How to Use the Second Derivative Test

Instructor: Laura Pennington

Laura received her Master's degree in Pure Mathematics from Michigan State University. She has 15 years of experience teaching collegiate mathematics at various institutions.

In this lesson, we will learn what the second derivative test is and how to use it to analyze functions. We will examine the steps involved in using this test and then use it in a real world application.

Steps to Solve

The second derivative test uses the first and second derivative of a function to determine relative maximums and relative minimums of a function. Let's start with a whole bunch of definitions. Relative maximum points are points that have a greater y-value than the points around it, and relative minimum points are points that have a smaller y-value than the points around it.


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A function is concave up if its slope is increasing left to right. A function is concave down if its slope is decreasing from left to right. The point at which a function changes from concave up to concave down, or vice versa, is called an inflection point.


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Phew! Okay, now we're ready to discuss the second derivative test. It all revolves around two facts.

  1. For a function, f(x), if f ' (c) = 0, then f(c) has a maximum, minimum, or inflection point at c.
  2. If f ' ' (c) > 0, then f(x) is concave up at x = c, and if f ' ' (c) < 0, then f(x) is concave down at x = c.

These two facts lead to the second derivative test, which states that for a function f(x), if f ' (c) = 0, then the following three statements are true:

  1. If f ' ' (c) > 0, then f(c) is a relative minimum.
  2. If f ' ' (c) < 0, then f(c) is a relative maximum.
  3. If f ' ' (c) = 0, then we have to determine if the point is a relative maximum, relative minimum by using the first derivative test, which states the following:
  • If f ' changes from positive to negative at c, then f has a local maximum at c.
  • If f ' changes from negative to positive at c, then f' has a local minimum at c.
  • If f ' does not change signs at c, then f doesn't have a maximum or minimum at c.

Putting all of this together, we have that to use the second derivative test to determine relative maxima and minima of a function, f(x), we use the following steps:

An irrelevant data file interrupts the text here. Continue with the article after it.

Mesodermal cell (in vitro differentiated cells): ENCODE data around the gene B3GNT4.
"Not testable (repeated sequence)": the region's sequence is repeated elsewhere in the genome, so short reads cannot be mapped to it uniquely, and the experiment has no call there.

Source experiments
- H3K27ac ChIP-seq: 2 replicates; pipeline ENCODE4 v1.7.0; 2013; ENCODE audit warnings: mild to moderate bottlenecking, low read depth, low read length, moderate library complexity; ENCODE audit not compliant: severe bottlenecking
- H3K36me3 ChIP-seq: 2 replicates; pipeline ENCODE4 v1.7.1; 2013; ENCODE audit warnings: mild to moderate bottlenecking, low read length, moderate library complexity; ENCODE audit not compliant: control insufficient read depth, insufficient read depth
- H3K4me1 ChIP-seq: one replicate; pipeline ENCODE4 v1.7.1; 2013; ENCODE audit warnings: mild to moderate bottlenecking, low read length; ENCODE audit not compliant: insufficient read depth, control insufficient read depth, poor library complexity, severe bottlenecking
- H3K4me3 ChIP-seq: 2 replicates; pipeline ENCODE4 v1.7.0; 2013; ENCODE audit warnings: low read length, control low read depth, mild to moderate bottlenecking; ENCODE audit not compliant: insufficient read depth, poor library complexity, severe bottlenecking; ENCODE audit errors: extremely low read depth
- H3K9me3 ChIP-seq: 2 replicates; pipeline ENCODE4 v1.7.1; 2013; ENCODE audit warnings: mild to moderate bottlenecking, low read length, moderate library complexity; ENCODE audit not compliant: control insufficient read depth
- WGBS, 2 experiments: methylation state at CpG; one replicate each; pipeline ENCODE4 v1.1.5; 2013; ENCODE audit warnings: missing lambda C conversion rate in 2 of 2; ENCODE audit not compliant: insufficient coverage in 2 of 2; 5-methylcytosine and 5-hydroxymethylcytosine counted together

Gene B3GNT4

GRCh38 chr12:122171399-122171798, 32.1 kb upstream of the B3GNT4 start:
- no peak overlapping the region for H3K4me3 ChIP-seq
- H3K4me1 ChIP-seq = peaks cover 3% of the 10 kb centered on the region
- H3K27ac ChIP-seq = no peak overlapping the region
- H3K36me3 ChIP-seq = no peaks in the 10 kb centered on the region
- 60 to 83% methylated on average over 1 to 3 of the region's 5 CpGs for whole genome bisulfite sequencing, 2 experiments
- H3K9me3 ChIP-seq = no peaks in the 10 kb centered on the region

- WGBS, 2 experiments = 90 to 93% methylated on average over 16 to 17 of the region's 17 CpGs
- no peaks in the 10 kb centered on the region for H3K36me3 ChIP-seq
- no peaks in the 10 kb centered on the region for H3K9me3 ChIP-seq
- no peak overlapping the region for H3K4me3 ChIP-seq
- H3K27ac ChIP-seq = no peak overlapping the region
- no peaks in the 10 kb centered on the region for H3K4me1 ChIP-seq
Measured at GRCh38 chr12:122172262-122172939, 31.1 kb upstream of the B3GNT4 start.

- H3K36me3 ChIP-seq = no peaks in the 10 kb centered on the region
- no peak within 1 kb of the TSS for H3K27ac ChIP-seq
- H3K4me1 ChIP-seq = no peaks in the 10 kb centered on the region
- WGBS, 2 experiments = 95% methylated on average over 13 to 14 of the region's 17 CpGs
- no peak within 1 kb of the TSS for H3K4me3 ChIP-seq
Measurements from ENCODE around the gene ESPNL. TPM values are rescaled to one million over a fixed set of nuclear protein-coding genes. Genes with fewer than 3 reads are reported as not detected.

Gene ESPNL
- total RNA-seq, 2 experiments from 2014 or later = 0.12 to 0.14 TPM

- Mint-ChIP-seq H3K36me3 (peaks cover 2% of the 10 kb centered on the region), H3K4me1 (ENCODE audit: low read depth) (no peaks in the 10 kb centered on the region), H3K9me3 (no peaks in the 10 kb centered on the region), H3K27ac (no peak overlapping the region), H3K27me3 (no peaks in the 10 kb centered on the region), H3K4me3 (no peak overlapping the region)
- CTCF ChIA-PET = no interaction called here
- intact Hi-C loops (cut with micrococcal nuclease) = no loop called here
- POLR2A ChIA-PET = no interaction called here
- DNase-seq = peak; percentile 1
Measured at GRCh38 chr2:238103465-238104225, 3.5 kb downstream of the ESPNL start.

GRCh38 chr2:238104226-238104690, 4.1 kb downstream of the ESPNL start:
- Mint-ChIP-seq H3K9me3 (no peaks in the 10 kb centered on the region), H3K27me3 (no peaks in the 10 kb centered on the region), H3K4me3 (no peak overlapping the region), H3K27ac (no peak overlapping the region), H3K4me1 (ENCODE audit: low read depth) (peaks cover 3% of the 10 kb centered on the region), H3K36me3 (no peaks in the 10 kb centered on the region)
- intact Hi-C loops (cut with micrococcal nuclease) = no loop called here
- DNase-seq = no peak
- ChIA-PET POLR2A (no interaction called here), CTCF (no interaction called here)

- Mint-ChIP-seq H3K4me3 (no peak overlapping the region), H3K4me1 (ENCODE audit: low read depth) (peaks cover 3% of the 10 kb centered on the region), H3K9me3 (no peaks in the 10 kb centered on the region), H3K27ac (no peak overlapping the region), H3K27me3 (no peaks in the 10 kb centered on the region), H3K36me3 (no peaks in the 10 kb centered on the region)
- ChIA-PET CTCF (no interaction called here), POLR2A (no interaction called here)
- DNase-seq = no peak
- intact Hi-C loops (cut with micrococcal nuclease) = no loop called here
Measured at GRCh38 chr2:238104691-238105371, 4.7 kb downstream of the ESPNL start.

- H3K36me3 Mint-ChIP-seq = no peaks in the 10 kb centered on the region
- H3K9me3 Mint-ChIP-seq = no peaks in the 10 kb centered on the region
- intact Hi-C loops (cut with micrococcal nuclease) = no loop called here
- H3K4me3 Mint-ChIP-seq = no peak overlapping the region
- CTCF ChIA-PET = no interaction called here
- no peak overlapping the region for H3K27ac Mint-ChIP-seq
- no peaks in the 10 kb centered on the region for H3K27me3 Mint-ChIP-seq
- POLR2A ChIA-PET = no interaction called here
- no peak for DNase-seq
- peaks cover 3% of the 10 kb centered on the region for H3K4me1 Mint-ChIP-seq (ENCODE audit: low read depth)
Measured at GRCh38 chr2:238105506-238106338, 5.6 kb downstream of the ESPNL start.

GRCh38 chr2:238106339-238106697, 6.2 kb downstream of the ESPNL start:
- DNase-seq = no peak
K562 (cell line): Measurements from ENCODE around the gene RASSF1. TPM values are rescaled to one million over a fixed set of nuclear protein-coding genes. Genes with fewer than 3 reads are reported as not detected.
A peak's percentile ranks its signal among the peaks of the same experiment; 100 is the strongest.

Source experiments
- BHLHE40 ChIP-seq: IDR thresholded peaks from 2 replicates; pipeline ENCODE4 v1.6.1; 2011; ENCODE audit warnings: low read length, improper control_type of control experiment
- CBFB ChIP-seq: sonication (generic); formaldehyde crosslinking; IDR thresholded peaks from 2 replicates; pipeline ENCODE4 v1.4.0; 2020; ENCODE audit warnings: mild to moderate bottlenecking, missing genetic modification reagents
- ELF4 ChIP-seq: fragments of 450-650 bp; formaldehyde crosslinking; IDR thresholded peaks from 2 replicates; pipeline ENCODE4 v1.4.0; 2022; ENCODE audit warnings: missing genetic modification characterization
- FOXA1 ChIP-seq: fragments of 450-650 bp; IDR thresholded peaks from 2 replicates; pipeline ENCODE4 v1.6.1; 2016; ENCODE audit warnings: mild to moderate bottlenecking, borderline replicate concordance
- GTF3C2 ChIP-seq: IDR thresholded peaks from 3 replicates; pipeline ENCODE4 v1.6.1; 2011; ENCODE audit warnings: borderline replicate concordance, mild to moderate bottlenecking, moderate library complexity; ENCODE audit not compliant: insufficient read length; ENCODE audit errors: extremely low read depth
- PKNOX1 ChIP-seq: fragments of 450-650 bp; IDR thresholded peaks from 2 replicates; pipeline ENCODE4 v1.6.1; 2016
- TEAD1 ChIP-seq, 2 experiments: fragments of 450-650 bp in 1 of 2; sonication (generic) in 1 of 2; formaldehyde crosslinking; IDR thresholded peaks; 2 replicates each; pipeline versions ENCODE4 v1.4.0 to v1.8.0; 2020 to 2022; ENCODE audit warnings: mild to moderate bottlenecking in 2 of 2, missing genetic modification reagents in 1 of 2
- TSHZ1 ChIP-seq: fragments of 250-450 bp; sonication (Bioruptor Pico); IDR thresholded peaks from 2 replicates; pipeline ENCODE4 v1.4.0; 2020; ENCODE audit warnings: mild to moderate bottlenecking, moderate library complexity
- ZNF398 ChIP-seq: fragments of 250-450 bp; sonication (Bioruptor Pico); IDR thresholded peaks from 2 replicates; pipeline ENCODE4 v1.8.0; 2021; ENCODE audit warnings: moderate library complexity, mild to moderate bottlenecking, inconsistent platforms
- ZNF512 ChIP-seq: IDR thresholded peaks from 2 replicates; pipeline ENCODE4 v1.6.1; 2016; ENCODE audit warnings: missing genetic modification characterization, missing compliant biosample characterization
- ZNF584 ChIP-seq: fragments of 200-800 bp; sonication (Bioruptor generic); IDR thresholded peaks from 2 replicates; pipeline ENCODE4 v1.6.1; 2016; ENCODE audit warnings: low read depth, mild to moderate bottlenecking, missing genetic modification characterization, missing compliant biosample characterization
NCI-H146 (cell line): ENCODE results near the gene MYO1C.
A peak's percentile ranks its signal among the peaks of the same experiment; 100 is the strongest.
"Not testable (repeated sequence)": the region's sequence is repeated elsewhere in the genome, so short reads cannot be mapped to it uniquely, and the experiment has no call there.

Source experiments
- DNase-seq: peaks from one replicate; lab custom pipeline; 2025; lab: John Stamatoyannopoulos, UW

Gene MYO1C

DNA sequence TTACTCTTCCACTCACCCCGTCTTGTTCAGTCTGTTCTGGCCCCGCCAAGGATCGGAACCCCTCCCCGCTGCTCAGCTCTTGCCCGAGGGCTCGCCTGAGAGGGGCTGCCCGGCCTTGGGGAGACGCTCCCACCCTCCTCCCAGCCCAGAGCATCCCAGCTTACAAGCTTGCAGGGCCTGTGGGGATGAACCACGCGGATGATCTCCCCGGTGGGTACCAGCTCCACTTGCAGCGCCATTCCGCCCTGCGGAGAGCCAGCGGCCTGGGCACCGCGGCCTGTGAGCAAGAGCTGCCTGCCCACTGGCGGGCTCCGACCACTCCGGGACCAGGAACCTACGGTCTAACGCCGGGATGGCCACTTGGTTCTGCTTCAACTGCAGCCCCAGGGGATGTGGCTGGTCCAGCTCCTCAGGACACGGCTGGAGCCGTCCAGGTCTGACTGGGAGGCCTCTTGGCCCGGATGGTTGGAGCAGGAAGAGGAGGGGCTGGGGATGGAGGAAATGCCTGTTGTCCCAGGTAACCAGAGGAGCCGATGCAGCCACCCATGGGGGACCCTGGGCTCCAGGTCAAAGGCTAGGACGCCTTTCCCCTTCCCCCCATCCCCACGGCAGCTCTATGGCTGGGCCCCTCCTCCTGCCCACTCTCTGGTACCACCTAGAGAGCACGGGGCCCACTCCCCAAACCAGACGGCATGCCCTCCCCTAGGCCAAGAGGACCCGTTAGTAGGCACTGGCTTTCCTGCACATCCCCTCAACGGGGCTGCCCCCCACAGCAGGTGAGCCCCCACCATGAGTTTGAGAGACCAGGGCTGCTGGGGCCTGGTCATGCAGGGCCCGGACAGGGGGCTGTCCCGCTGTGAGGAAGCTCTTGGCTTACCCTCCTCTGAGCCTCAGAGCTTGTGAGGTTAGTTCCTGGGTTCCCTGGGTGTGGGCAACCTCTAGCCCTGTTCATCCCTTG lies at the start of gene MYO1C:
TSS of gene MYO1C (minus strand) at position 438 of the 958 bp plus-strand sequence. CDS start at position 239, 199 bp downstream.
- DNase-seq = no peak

1. Find f ' (x) and f ' ' (x).
  2. Set f ' (x) = 0, and solve for x.
  3. Plug your solution(s) from step 2 into f ' ' (x) and use the rules set forth in the second derivative test to determine if there is a maximum or minimum point at these values.
  4. Plug the same values back into f(x) to find the actual value of the relative maxima or minima.

Well, that's a lot of information, but at least we have an outline of how to use this second derivative test to analyze functions!

Solution

To use the second derivative test to determine relative maxima and minima of a function, we use the following steps:

  1. Find f ' (x) and f ' ' (x).
  2. Set f ' (x) = 0, and solve for x.
  3. Plug your solution(s) from step 2 into f ' ' (x) and use the rules set forth in the second derivative test to determine if there is a maximum or minimum point at these values.
  4. Plug the same values (from step 2) back into f(x) to find the actual value of the relative maxima or minima.

Application

Again, this is a lot of information! When this is the case, it's always helpful to use an application to practice what we've just learned. Let's consider a cross-country ski trail. Suppose Emily is out cross-country skiing on a challenging 4-mile mountainous trail that can be modeled with the following function:

h(x) = (1/3)x3 - (5/2)x2 + 6x

where h(x) is the height above sea level (in hundreds of feet), and x is the number of miles from the start of the trail to the end of the trail.


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